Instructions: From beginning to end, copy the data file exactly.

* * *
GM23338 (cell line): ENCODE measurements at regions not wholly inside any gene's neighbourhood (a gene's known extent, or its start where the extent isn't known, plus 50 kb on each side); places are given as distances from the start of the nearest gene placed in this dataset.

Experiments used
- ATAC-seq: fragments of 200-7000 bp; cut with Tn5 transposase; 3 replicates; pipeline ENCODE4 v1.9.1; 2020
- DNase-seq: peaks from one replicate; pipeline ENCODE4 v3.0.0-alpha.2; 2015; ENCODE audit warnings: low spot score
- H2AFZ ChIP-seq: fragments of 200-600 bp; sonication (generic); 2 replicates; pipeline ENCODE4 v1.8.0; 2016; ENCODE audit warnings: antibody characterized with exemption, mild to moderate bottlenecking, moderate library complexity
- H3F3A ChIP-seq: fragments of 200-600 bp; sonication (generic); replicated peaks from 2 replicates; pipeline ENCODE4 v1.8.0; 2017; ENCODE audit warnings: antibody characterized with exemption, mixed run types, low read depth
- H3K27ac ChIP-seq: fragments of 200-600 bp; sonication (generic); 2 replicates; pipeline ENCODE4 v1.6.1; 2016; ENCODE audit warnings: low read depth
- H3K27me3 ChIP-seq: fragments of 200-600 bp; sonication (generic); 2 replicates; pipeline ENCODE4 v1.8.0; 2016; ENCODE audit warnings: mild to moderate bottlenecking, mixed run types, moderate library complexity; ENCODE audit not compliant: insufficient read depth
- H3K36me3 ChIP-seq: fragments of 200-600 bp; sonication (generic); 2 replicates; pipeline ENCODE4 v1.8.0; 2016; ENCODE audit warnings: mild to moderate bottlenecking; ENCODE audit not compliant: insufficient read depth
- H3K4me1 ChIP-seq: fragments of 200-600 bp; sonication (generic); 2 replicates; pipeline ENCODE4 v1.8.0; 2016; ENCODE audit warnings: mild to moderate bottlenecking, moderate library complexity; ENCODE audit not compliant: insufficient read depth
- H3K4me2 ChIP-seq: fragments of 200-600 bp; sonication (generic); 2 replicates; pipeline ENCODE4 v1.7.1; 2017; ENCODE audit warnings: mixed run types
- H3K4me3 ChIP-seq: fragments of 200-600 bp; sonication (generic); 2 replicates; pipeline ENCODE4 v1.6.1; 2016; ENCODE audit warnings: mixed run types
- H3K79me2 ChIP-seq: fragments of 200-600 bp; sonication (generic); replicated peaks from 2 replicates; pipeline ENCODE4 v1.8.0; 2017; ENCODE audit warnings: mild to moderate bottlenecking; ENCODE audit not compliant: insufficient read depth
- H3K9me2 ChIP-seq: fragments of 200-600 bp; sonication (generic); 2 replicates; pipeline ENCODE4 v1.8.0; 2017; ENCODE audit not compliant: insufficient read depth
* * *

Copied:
GM23338 (cell line): ENCODE measurements at regions not wholly inside any gene's neighbourhood (a gene's known extent, or its start where the extent isn't known, plus 50 kb on each side); places are given as distances from the start of the nearest gene placed in this dataset.

Experiments used
- ATAC-seq: fragments of 200-7000 bp; cut with Tn5 transposase; 3 replicates; pipeline ENCODE4 v1.9.1; 2020
- DNase-seq: peaks from one replicate; pipeline ENCODE4 v3.0.0-alpha.2; 2015; ENCODE audit warnings: low spot score
- H2AFZ ChIP-seq: fragments of 200-600 bp; sonication (generic); 2 replicates; pipeline ENCODE4 v1.8.0; 2016; ENCODE audit warnings: antibody characterized with exemption, mild to moderate bottlenecking, moderate library complexity
- H3F3A ChIP-seq: fragments of 200-600 bp; sonication (generic); replicated peaks from 2 replicates; pipeline ENCODE4 v1.8.0; 2017; ENCODE audit warnings: antibody characterized with exemption, mixed run types, low read depth
- H3K27ac ChIP-seq: fragments of 200-600 bp; sonication (generic); 2 replicates; pipeline ENCODE4 v1.6.1; 2016; ENCODE audit warnings: low read depth
- H3K27me3 ChIP-seq: fragments of 200-600 bp; sonication (generic); 2 replicates; pipeline ENCODE4 v1.8.0; 2016; ENCODE audit warnings: mild to moderate bottlenecking, mixed run types, moderate library complexity; ENCODE audit not compliant: insufficient read depth
- H3K36me3 ChIP-seq: fragments of 200-600 bp; sonication (generic); 2 replicates; pipeline ENCODE4 v1.8.0; 2016; ENCODE audit warnings: mild to moderate bottlenecking; ENCODE audit not compliant: insufficient read depth
- H3K4me1 ChIP-seq: fragments of 200-600 bp; sonication (generic); 2 replicates; pipeline ENCODE4 v1.8.0; 2016; ENCODE audit warnings: mild to moderate bottlenecking, moderate library complexity; ENCODE audit not compliant: insufficient read depth
- H3K4me2 ChIP-seq: fragments of 200-600 bp; sonication (generic); 2 replicates; pipeline ENCODE4 v1.7.1; 2017; ENCODE audit warnings: mixed run types
- H3K4me3 ChIP-seq: fragments of 200-600 bp; sonication (generic); 2 replicates; pipeline ENCODE4 v1.6.1; 2016; ENCODE audit warnings: mixed run types
- H3K79me2 ChIP-seq: fragments of 200-600 bp; sonication (generic); replicated peaks from 2 replicates; pipeline ENCODE4 v1.8.0; 2017; ENCODE audit warnings: mild to moderate bottlenecking; ENCODE audit not compliant: insufficient read depth
- H3K9me2 ChIP-seq: fragments of 200-600 bp; sonication (generic); 2 replicates; pipeline ENCODE4 v1.8.0; 2017; ENCODE audit not compliant: insufficient read depth